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Going up in smoke

The Porter Report - A monthly update on the business world from leading writer David Porter

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A paean, or song of praise, for our large neighbour across the Tasman. Recently the Australian government decided enough was enough and introduced a range of new restrictions on vapes. Despite them already being illegal for many, under new legislation they would become available by prescription only.

David Porter

But New Zealand, despite its generally good record of being at the forefront of health and social policy change, has so far declined to take effective action against vaping.

Vaping supporters have long argued that the e-cigarettes help people to quit smoking. And I have family members now who have switched to vapes to reduce their smoking and are pleased with their decisions.

The reality is cigarette sales have steadily gone down largely as a result of growing awareness of their health dangers, government restrictions, and negative reporting of the danger they pose.

As a result, ‘Big Tobacco’ – the major tobacco corporates – have increasingly switched to vapes with their attractive candy colours and appealing flavours to attract younger people who no longer wish to smoke cigarettes.

But Australia’s government said evidence that e-cigarettes help smokers quit was insufficient for now. Instead, research showed it could push young vapers into taking up smoking later in life.

A key reason is that vapes usually contain a high percentage of nicotine, known to be a key addictive substance. As Philip Morris principal scientist WL Dunn said in 1972, “No one has ever become a cigarette smoker by smoking cigarettes without nicotine,” according to online site Truth Initiative.

Recovery efforts

To declare a personal interest: I am a recovered smoker and have managed to maintain that status for a few years by keeping in mind that I’m only a couple of cigarettes away from a return of the habit – as I proved to myself by many failed quitting attempts over previous years.

In my defence, I grew up in an era when members of my family smoked, public places were smoke-filled, and cafes and restaurants were replete with ashtrays piled with smouldering butts.

Still, all kudos to Australia. In fact worldwide, depending which list you read, and allowing for the fact that smugglers defeat many countries’ best intentions, as many as 40 or so countries worldwide have already banned vaping.

I have considerable sympathy for the hard-pressed small dairies of our towns, which are already in many cases trying to survive a flurry of ram raids by school-age offenders. Many shops have now maxed out on vaping products and reduced their sales of cigarettes. And I’m concerned at the considerable proliferation of vape specialty shops in our towns and cities.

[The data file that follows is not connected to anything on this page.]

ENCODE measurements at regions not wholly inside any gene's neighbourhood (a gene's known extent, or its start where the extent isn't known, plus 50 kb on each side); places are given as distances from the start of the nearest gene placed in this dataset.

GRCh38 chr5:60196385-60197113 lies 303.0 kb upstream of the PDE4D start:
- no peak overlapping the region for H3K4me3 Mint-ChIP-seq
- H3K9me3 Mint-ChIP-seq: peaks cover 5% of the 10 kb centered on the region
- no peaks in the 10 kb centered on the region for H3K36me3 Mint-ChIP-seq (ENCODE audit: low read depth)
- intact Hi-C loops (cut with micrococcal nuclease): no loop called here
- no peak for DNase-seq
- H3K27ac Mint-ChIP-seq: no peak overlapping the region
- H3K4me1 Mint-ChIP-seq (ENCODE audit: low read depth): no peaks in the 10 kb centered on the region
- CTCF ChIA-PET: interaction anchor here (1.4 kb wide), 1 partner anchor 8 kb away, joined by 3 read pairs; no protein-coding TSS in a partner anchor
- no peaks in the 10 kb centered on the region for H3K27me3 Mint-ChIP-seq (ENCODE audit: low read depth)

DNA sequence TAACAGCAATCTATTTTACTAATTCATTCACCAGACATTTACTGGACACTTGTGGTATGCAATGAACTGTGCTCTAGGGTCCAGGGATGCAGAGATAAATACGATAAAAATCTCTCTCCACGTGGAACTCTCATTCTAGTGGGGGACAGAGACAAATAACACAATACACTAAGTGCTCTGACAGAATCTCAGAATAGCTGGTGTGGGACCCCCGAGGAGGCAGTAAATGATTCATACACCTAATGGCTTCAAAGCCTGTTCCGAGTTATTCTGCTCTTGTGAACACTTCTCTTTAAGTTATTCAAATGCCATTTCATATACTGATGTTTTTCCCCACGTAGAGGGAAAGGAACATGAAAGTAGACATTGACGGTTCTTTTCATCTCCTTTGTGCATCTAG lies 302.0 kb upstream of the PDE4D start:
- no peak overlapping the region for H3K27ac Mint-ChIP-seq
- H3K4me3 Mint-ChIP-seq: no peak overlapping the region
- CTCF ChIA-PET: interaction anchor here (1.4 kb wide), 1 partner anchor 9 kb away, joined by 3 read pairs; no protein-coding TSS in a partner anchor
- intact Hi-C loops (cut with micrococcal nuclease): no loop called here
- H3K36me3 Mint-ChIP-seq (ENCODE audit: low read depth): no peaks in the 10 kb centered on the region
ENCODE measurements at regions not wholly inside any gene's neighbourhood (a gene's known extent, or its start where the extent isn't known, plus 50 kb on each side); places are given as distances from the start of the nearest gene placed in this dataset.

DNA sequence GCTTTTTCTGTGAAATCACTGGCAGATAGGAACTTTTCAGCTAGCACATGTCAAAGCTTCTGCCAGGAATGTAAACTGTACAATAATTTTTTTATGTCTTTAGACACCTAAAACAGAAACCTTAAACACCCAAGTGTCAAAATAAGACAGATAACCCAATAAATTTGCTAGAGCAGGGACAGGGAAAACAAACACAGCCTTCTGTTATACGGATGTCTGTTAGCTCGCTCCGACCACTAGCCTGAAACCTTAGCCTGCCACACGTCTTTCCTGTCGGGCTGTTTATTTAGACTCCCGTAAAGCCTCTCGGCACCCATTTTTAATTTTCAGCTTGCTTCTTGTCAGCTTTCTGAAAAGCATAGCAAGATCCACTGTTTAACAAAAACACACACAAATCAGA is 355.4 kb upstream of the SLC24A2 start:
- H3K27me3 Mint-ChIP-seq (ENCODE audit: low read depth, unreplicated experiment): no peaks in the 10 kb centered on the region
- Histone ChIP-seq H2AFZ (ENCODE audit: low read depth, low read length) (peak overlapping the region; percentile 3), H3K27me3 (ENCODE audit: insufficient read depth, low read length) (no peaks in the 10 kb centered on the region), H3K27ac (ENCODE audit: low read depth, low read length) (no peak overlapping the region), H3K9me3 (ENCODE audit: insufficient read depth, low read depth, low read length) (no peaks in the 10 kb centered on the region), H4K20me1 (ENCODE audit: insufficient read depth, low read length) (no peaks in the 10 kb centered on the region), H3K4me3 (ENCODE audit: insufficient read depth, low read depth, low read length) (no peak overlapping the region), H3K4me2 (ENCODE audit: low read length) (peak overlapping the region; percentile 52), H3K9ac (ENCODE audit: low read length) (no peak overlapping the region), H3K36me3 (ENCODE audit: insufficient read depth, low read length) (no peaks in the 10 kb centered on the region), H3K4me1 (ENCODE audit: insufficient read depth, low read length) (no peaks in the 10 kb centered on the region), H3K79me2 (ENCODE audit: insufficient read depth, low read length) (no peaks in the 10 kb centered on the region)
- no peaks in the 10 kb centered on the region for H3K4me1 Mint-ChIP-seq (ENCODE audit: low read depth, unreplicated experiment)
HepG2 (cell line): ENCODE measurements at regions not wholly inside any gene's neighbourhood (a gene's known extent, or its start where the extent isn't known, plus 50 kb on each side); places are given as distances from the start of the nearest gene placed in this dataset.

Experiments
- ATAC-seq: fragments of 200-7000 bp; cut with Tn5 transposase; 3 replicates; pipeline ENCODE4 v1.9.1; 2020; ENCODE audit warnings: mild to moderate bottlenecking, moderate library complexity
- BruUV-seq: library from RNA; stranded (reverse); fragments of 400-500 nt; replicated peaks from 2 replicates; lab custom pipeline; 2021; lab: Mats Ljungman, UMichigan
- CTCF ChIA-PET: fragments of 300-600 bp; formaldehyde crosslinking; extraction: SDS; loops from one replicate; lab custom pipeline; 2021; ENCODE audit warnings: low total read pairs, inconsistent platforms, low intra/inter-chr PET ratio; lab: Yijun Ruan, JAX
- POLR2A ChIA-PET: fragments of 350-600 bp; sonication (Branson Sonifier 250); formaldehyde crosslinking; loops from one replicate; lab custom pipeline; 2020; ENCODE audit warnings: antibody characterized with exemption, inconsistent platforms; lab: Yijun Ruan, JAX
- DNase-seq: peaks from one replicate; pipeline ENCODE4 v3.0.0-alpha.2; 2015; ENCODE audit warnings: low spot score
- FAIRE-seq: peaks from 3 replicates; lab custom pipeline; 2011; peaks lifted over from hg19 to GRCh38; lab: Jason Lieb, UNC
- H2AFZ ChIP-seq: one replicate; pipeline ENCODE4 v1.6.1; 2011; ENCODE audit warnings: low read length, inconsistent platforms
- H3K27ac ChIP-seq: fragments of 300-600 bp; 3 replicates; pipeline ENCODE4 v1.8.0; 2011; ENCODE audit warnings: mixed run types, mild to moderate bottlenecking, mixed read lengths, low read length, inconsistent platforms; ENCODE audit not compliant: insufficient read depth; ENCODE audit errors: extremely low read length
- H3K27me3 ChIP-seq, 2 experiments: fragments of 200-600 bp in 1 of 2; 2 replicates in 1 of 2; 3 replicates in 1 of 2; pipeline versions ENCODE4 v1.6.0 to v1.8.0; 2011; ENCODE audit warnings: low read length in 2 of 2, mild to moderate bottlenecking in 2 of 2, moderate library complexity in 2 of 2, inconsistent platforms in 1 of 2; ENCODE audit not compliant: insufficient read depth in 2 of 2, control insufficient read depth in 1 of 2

Vapes, or e-cigarettes, are basically lithium battery-powered devices that have cartridges filled with liquids containing nicotine, artificial flavourings, and other chemicals. When the liquid is heated it gives off a vapour that is inhaled into the smoker’s lungs.

As any observer knows, we are talking about a considerable volume of smoke. Even those of us who are not especially scientific, can conclude that the ingestion of that much smoke – however cutely flavoured – is unlikely to be beneficial to the health of users or bystanders.

Paralleling the slow decline in tobacco product sales, vaping took off from the mid-2000s and there were some 81 million vapers worldwide in 2021, according to the Global State of Tobacco Harm Reduction group.

Accelerating the rise was the growing popularity of the flavoured vapes designed specifically to appeal to the young.

As is evident in the spate of media coverage on the issue, vapes are causing a problem as a result of their growing and overt usage in New Zealand schools.

The various nicotine gums and other paraphernalia designed to help people quit smoking are not wildly successful. No surprise then that big tobacco – already a veteran of marketing, with worldwide manufacturing and retail distribution expertise – has ramped up production and distribution of its ‘fun’ electronic device.

But please be aware that this could ultimately prove to encourage an even more addictive and potentially lethal habit than tobacco.

Related: Appalling or enthralling?

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David Porter
David Porter
THE PORTER REPORT - A monthly update on the business world from David Porter

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